Macramé wall hanging
Knotted wall hangings from India. Handmade from cotton and natural raw materials such as wood or bamboo. In addition to hanging baskets, there are also knotted plant and book shelves in macramé style.
Learn more about macramé ↓
What is macramé?
Migramah (ميجراما) is Arabic for woven or knotted fabric. Macramé is Spanish and derives from the Arabic term. Macramé is an oriental knotting technique for fabric to decorate wall decorations and jewelry. Mostly the knotted and patterns consist of many small knots, which form ornaments and symbolic patterns.
Where does macramé come from?
Just like in the art of fabric printing, almost every culture has its own knotting techniques. The art of macramé originated in the Far East and was probably brought to Europe from the Orient in the 13th century by traveling merchants, crusaders and the Moors. Common products were mainly tablecloths, wall hangings or bedspreads.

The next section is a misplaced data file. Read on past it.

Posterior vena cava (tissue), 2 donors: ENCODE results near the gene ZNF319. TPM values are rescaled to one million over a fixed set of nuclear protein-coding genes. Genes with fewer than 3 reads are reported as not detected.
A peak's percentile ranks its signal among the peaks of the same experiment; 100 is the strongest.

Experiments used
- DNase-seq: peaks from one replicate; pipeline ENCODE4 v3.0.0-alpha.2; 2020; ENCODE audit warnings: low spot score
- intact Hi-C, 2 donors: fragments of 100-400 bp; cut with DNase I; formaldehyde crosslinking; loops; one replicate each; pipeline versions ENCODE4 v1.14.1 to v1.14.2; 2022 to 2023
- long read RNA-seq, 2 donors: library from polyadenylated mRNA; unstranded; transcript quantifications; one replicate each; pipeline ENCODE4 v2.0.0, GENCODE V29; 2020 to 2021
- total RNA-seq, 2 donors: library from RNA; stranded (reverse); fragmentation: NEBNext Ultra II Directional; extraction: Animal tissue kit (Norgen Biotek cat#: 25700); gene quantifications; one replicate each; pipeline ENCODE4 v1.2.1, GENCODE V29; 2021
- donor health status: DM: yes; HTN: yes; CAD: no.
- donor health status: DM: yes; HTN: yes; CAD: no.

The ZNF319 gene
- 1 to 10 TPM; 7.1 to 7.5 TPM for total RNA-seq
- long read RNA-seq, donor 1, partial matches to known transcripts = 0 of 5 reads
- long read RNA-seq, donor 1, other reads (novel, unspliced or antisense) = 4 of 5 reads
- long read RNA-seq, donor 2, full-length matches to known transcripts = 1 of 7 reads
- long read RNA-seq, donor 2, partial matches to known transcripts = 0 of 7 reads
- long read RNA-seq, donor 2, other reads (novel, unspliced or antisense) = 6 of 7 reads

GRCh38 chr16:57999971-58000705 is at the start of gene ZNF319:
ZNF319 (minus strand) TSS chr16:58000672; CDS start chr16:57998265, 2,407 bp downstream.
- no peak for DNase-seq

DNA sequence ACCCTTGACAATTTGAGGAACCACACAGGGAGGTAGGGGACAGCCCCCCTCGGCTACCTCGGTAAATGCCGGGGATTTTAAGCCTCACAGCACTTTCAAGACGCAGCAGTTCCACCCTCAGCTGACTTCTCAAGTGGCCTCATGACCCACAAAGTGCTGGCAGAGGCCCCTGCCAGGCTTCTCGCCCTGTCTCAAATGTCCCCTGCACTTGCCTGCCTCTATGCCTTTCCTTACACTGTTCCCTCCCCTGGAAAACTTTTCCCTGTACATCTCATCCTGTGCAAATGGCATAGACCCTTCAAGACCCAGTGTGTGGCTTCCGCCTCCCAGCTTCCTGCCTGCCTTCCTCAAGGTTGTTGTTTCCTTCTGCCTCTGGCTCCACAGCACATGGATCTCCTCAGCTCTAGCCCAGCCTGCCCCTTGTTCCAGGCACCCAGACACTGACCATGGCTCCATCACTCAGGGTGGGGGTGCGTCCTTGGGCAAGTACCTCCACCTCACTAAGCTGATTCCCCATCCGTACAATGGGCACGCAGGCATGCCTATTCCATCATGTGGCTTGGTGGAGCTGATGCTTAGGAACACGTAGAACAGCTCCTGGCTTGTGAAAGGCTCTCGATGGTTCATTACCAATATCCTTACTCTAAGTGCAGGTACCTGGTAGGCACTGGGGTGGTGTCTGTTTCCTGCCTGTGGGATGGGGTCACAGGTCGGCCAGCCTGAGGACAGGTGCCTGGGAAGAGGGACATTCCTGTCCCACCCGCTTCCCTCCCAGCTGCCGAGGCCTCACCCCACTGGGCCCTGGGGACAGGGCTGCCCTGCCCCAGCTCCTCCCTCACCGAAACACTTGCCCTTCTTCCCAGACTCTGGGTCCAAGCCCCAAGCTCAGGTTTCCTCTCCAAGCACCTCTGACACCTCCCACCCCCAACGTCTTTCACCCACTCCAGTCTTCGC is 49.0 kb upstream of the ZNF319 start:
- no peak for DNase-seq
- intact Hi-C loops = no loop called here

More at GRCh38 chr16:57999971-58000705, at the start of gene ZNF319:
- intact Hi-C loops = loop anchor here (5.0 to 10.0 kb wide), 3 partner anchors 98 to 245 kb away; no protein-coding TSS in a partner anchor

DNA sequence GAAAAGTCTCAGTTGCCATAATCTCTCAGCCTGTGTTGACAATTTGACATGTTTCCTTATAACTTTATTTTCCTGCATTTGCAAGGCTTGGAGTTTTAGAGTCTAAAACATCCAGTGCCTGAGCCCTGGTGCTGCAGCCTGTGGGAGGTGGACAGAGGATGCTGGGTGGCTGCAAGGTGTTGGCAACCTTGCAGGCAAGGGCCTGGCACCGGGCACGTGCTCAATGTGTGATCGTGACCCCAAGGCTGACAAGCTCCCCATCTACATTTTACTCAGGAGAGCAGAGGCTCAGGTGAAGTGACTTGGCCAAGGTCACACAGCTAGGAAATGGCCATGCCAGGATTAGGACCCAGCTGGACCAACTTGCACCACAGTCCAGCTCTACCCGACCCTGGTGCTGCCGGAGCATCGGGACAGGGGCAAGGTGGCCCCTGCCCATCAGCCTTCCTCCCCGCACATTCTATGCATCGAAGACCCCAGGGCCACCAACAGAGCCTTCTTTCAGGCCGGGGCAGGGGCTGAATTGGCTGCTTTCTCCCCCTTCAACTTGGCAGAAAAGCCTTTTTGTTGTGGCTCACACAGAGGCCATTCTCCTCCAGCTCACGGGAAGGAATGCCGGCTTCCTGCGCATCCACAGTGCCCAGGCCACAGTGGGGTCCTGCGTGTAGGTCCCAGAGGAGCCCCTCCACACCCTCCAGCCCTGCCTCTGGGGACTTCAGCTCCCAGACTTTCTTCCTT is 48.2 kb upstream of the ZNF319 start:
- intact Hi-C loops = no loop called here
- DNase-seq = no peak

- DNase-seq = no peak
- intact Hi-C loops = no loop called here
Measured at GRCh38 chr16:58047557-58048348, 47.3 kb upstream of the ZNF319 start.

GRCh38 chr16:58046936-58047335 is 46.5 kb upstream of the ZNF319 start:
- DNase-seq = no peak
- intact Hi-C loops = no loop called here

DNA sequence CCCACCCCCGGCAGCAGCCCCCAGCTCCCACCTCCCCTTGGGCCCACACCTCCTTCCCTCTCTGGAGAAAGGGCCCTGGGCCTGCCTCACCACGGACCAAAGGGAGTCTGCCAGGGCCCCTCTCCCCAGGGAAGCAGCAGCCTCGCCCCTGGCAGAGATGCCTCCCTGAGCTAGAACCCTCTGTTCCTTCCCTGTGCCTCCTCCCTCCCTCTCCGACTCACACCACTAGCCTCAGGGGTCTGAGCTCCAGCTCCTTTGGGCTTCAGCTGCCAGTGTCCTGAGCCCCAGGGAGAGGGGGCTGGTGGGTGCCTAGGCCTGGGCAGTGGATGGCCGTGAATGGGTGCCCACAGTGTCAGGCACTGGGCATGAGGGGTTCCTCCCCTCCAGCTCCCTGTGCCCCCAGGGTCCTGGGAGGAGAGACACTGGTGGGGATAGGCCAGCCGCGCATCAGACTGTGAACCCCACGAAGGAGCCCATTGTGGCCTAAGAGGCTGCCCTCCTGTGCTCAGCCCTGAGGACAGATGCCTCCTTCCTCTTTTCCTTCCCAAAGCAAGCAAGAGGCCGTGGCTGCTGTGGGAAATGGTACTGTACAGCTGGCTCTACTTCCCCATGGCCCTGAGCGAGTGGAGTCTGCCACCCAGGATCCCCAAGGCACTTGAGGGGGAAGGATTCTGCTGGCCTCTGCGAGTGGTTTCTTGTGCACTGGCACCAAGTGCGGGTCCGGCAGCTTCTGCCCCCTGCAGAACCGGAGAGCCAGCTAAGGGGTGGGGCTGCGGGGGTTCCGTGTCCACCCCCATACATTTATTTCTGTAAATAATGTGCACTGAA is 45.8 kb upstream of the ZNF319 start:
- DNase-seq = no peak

Macramé wall hangings and their history?
In the Western world, the art of macramé found great popularity, especially in the 1970s. First, tablecloths were misappropriated and hung on the wall. After this gained more and more interest in private as well as public space, more exotic wall hangings were knotted. These were decorated with natural found objects such as shells, stones or decorated pieces of wood. A modern macramé wall hanging today also decorate small mirrors or fairy lights. In a homemade wall hanging are sometimes also personal mementos such as jewelry or souvenirs linked.